Home / / Nihonbashi and Ministry of Crab named two of Asia’s best

Nihonbashi and Ministry of Crab named two of Asia’s best

Comments / 1256 Views / Wednesday, 18 March 2015 00:00

Dharshan Munidasa receiving the S. Pellegrino Best Restaurant  in Sri Lanka award   By Malik Gunatilleke Two of Sri Lanka’s culinary hotspots, Nihonbashi and Ministry of Crab, were named two of Asia’s 50 Best Restaurants last week at a grand award ceremony held at the Capella Hotel on Sentosa Island, Singapore. The list was organised by William Reed Business Media and created by the Diners Club Asia’s 50 Best Restaurants Academy, which consists of a group of over 300 leaders in the restaurant industry across Asia, each selected for their expert opinion of Asia’s restaurant scene. The results are a computation of votes. Nihonbashi was on the list of esteemed Asian restaurants for the third consecutive year and was ranked 31 while Ministry of Crab entered the list for the first time at No. 43. Furthermore, Nihonbashi received the S. Pellegrino Best Restaurant in Sri Lanka award as well. Owner of both restaurants Dharshan Munidasa was also one of just three others who were featured twice on the list while he was the only Sri Lankan to be awarded the honour. At a special celebratory lunch held at Nihonbashi yesterday, Dharshan stated that he was truly proud of his team for their efforts in contributing towards creating unique dishes that were now being recognised the world over. Talking to the Daily FT on the sidelines of the event, Dharshan expressed his excitement for the future of his restaurants and shared his plans on expansion. “It’s great that Sri Lanka has two restaurants on this list. I’m even more honoured and happy that it’s what I created; two totally different genres. One is based on my background and the other on the famous Sri Lankan crab,” he said.   Asia’s top 50 restaurateurs at the award ceremony held in Singapore   The rise of Ministry of Crab Dharshan highlighted the fact that Ministry of Crab was able to enter such a prestigious list of restaurants in just three years since its operations began. “I was a bit shocked. There are only about seven new entries in the list, so one of those being from Sri Lanka is an amazing feat. Ministry of Crab is the only crab restaurant on the list, so technically we are more recognised than any of the crab restaurants in Singapore,” he said. With a successful pop-up restaurant experience in Australia under his belt, Dharshan is now looking at expanding the Ministry of Crab’s portfolio in order to take its unique take on a Lankan staple to the rest of the world.   The right ingredients for success As the only Sri Lankan to receive this honour, Dharshan highlighted the secrets to his success with his culinary ventures. He stressed on the importance of believing in a culinary vision and being uncompromising with the objectives of a restaurant. He added that one of the keys to his success was the fact that he made no concessions on using the best ingredients even at a higher cost. “An important aspect is the use of the best quality ingredients available in the country. The use of these ingredients is evident if you look at the price structures. We are probably the highest in Sri Lanka. The Ministry of Crab exists simply because we use the best quality crab that is exported to Singapore. No one ever thought of it because it was too expensive,” he said. Dharshan also pointed out that he had never been to hotel school or worked under any other chef adding that he was never restricted in the manner in which he went about his culinary adventures. “Being restricted to a box is dominantly visible in other restaurants (in Sri Lanka). If you simply look at coffee shop menus from one end of the country to the other, it’s almost the same. That’s coming from the tourist hotel infrastructure which I think is so dated. A menu in Sigiriya should be different to one in Galle because the landscapes and colours are different.”   Adding to his success story Apart from the two restaurants that were listed as Asia’s best, Dharshan is also behind Kaema Sutra which celebrates Sri Lankan cuisine and has gained mixed reviews from diners. He claimed that even though the restaurant was in its infancy, many had branded it a “rice and curry” restaurant. “We are serving food that isn’t authentic. There’s a following that seems to understand our ethos and we’re doing some fun stuff. It has a culinary appeal. We are inspired by tradition but we introduce new techniques to take it further,” he said. Unlike his other restaurants, Dharshan believes that diners are more opinionated about local cuisine, adding that it was never his aim to merely recreate dishes that were made in Sri Lankan homes. His challenge, on this front, is to break the pre-conceived notions and expectations of Sri Lankan diners when it comes to Lankan cuisine and push the envelope on reimagining some of the beloved local dishes. Dharshan also owns The Tuna & the Crab in Galle, which combines the cuisines of his two biggest successes and is garnering a following of its own.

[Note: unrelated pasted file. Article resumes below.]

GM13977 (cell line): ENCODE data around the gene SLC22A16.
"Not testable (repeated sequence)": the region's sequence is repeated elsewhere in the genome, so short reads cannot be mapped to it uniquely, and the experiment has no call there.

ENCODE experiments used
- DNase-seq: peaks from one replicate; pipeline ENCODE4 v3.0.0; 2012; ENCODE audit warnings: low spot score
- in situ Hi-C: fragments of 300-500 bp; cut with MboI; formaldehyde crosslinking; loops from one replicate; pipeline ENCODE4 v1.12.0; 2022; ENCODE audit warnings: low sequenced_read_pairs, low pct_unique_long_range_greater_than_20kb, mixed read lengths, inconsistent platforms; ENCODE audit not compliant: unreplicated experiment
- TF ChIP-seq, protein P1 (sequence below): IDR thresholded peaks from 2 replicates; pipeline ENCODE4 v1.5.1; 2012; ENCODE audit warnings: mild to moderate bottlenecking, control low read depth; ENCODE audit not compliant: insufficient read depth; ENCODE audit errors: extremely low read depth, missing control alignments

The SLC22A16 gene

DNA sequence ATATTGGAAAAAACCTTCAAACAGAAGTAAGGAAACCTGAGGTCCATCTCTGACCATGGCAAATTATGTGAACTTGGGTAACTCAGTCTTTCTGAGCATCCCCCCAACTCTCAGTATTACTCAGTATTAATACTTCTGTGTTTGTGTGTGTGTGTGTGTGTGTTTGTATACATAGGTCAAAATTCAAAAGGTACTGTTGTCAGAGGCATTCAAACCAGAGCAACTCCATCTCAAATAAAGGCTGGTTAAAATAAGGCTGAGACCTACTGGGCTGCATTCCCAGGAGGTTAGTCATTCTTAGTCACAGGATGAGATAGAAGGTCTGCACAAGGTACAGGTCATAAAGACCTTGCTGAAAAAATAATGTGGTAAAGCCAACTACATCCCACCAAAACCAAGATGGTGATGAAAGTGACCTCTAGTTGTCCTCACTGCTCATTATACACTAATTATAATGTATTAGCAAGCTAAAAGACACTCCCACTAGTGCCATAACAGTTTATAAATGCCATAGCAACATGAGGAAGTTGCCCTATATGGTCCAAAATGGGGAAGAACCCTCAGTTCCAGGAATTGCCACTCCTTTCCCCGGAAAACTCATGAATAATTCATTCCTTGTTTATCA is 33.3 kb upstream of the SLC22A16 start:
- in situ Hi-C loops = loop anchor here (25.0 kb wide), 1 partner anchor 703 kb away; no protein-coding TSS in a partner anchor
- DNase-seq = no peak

Share This Article


Today's Columnists

Should the BOI be shut down?

28 July 2017

Justice Minister Dr. Wijeyadasa Rajapakshe very boldly stated at the Sri Lanka Economic Summit on Wednesday that the Board of Investment should be shut down. The BOI is the PM’s brainchild and an offshoot of the GCEC.  Wijeyadasa went...

Quotas with ‘zipping’ for women in local government

28 July 2017

The other day I met a woman who is a card-carrying member of a major political party. She is the president of the midwives association in her area. She exuded leadership. She has so much to share with her community about health, lifestyles and oth...

The delicious ironies of idiotic democracy

28 July 2017

Life, as a musically-inclined poet of a previous age once essayed, is what happens when you are planning to do something else. Well, the same may be said for the intentions of Good Governance: that the best-laid plans of mice and men gang aft agle...

‘Into Africa’ – from troubled continent to a land of opportunities

28 July 2017

It was the continent that made headlines for all the wrong reasons: the great famine in Ethiopia and HIV pandemic in 1980s, the Rwandan genocide in 1990s, and the Somalian civil war in 2000’s grabbed headlines. By mid-2000 some of the Afric...

Columnists More